The statue is visible from the road on the left as you drive out of Yoxford on the A12

Snooks the Dog (IP15 5DS)

Gwynneth Holt (1961)
‘Mrs Snooks Chip Winkler’ is a sculpture of a real dog that belonged to two local doctors, Dr Robin Acheson and Dr Nora Acheson. Created by Gwynneth Holt it was unveiled in 1961 by the couple’s grandchildren. The statue was stolen in 2003 and a replacement cast, before the original turned up at an antiques fair sometime later and returned to where it now sits in the grounds of Aldeburgh Hospital where its owners previously worked.

Scallop (IP15 5BH)

Maggi Hambling (2003)
The final point for this tour is at Aldeburgh beach, overlooking the North Sea where Scallop, Maggi Hambling’s tribute to composer Benjamin Britten, resides on the beach. Weighing 3.5 tons, the 3.7m wide stainless-steel sculpture was intended to be climbed on, sat on and used as shelter – a suitable place to finish the tour, reflect, and enjoy the view.
DS recommends

Staying at:  Tuddenham Mill, Hintlesham Hall

Eating at:  Maison Bleue, The Suffolk

Durham to Newcastle
Travelling north from Durham, this tour takes in works of art on post-industrial sites and includes two of the largest works of art in the country. 

Angel of the North (NE9 7TY)

Antony Gormley (1998)
One of the UK’s most prominent and famous works of public art, the Angel of The North was specifically designed to greet travellers on the A1 and travellers on the East Coast Mainline. Sited on a former colliery and designed by Antony Gormley and completed in 1998, the Angel of The North is visible from the road, and there is also a visitor centre for you to park and walk around the structure. It has become one of the most recognisable landmarks and symbols of the North East.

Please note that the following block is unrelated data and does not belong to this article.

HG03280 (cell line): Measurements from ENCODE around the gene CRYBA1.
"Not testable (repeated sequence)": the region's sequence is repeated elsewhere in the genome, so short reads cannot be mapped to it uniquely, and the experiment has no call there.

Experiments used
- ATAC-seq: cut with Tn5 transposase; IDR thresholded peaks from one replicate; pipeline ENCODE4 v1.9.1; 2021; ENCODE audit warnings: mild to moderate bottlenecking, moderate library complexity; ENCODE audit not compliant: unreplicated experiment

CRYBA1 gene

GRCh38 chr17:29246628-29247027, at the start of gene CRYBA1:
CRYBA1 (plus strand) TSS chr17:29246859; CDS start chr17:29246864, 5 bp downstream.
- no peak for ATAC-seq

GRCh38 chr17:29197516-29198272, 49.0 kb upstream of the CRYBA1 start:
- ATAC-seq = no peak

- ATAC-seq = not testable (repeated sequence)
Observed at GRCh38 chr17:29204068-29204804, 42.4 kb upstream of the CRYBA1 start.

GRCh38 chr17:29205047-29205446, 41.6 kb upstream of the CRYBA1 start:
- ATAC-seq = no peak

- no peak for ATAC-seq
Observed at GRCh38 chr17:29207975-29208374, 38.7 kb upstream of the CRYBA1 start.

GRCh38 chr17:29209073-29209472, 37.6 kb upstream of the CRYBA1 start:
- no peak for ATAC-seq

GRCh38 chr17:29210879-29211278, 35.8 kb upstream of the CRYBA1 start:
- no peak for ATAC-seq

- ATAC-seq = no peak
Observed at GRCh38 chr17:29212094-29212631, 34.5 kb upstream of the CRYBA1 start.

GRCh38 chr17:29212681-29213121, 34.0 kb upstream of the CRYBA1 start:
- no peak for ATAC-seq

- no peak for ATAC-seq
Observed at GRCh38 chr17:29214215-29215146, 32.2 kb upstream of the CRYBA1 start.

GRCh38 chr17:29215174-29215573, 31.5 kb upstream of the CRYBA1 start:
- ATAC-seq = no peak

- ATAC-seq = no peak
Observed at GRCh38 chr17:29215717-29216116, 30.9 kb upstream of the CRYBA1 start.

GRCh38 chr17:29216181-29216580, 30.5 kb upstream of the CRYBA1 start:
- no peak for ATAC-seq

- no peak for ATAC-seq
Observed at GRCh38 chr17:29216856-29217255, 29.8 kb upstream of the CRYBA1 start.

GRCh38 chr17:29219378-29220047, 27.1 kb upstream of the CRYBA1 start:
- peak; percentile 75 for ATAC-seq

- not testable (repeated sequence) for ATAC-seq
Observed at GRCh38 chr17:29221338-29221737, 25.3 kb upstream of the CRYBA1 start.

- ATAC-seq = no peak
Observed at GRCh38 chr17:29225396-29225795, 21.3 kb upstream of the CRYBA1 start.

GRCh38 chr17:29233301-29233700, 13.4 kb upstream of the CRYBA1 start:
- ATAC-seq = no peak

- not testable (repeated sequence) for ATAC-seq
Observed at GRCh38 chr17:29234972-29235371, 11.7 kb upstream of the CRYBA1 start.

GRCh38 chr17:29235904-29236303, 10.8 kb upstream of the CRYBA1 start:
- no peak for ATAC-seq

Cone (NE8 2BJ)

Andy Goldsworthy (1992)
Built on an old foundry in 1992, west of the famous High-Level Bridge, Cone is a solid four metre high structure assembled from layers of steel plate. Cone reflects the fact that the old industrial foundry has now been reclaimed by nature and is grown over and wooded. Be sure to walk out of the woodland to take in Gateshead’s famous waterfront, its bridges, and the city of Newcastle on the other bank. 

Parson’s Polygon (NE1 7JF)

David Hamilton (1985)

The Polygon, on one of Newcastle’s busiest thoroughfares, Blackett Street, covers a ventilation shaft for the city’s Metro. Made of Terra-Cotta, the relief is based on the engineering drawings of Sir Charles Parsons’, a mathematician, engineer, and designer of early turbine engines. 3.5m tall, Parson’s Polygon is one of 40 major pieces of public art commissioned since the construction of the Newcastle Metro began over 40 years ago.


Park: Eldon Square car park, NE1 7RZ

Ever Changing (NE1 4AF)

Eilis O’Connell (2005)
Commissioned by Newcastle City Council, and set in Grainger Town, Ever Changing’s surfaces and angles reflect the evolving streetscape around it. Ever Changing is made of polished stainless steel and is set at an angle of 73 degrees to the ground so that it literally reflects the surrounding environment on its surface and  metaphorically how Newcastle continues to evolve as a 21st century city.

Northumberlandia (NE23 8AU)

Charles Jencks (2012)
Return to your car and drive on to what is known affectionately as ‘The Lady of The North’, Northumberlandia. Set in a 46-acre country park and with 4 miles of footpaths, Northumberlandia is a man-made landform sculpture of a reclining lady made of 1.5m tonnes of rock, clay and soil. It is 100ft high and quarter of a mile long and as it is a natural form will adapt and mature over time and change with the seasons. A running theme through a lot of the art on this route, Northumberlandia has brought new life to industrial and post-industrial land.
DS recommends 

Staying at:  Mafden Hall; The County Hotel, Newcastle

Eating at:  House of Tides, Solstice